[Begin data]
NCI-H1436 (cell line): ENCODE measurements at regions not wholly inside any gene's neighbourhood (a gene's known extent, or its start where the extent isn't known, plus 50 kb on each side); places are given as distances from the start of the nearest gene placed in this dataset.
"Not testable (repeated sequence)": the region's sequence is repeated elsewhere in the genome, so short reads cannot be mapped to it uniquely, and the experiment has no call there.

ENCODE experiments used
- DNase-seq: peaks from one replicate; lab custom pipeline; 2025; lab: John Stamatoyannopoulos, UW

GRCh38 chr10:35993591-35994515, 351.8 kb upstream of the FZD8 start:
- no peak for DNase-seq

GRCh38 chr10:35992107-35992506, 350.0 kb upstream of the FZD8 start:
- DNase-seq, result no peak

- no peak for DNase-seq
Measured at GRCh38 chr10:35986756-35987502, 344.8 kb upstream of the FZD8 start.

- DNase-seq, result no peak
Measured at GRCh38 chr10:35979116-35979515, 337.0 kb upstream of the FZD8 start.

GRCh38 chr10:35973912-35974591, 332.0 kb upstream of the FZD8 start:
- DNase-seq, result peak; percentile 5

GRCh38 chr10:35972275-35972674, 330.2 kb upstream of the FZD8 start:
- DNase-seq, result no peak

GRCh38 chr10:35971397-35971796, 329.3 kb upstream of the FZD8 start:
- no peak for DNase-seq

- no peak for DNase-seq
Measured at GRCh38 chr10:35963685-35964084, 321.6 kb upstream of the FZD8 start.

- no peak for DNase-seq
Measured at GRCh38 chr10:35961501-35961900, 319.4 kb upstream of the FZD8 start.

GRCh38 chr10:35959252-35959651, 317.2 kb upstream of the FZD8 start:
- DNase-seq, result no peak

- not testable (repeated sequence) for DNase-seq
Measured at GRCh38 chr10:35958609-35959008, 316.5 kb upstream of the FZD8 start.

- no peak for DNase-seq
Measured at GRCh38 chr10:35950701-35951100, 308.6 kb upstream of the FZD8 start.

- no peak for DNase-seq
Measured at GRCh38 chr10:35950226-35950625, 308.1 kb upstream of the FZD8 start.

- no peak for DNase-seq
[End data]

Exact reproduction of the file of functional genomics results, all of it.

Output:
NCI-H1436 (cell line): ENCODE measurements at regions not wholly inside any gene's neighbourhood (a gene's known extent, or its start where the extent isn't known, plus 50 kb on each side); places are given as distances from the start of the nearest gene placed in this dataset.
"Not testable (repeated sequence)": the region's sequence is repeated elsewhere in the genome, so short reads cannot be mapped to it uniquely, and the experiment has no call there.

ENCODE experiments used
- DNase-seq: peaks from one replicate; lab custom pipeline; 2025; lab: John Stamatoyannopoulos, UW

GRCh38 chr10:35993591-35994515, 351.8 kb upstream of the FZD8 start:
- no peak for DNase-seq

GRCh38 chr10:35992107-35992506, 350.0 kb upstream of the FZD8 start:
- DNase-seq, result no peak

- no peak for DNase-seq
Measured at GRCh38 chr10:35986756-35987502, 344.8 kb upstream of the FZD8 start.

- DNase-seq, result no peak
Measured at GRCh38 chr10:35979116-35979515, 337.0 kb upstream of the FZD8 start.

GRCh38 chr10:35973912-35974591, 332.0 kb upstream of the FZD8 start:
- DNase-seq, result peak; percentile 5

GRCh38 chr10:35972275-35972674, 330.2 kb upstream of the FZD8 start:
- DNase-seq, result no peak

GRCh38 chr10:35971397-35971796, 329.3 kb upstream of the FZD8 start:
- no peak for DNase-seq

- no peak for DNase-seq
Measured at GRCh38 chr10:35963685-35964084, 321.6 kb upstream of the FZD8 start.

- no peak for DNase-seq
Measured at GRCh38 chr10:35961501-35961900, 319.4 kb upstream of the FZD8 start.

GRCh38 chr10:35959252-35959651, 317.2 kb upstream of the FZD8 start:
- DNase-seq, result no peak

- not testable (repeated sequence) for DNase-seq
Measured at GRCh38 chr10:35958609-35959008, 316.5 kb upstream of the FZD8 start.

- no peak for DNase-seq
Measured at GRCh38 chr10:35950701-35951100, 308.6 kb upstream of the FZD8 start.

- no peak for DNase-seq
Measured at GRCh38 chr10:35950226-35950625, 308.1 kb upstream of the FZD8 start.

- no peak for DNase-seq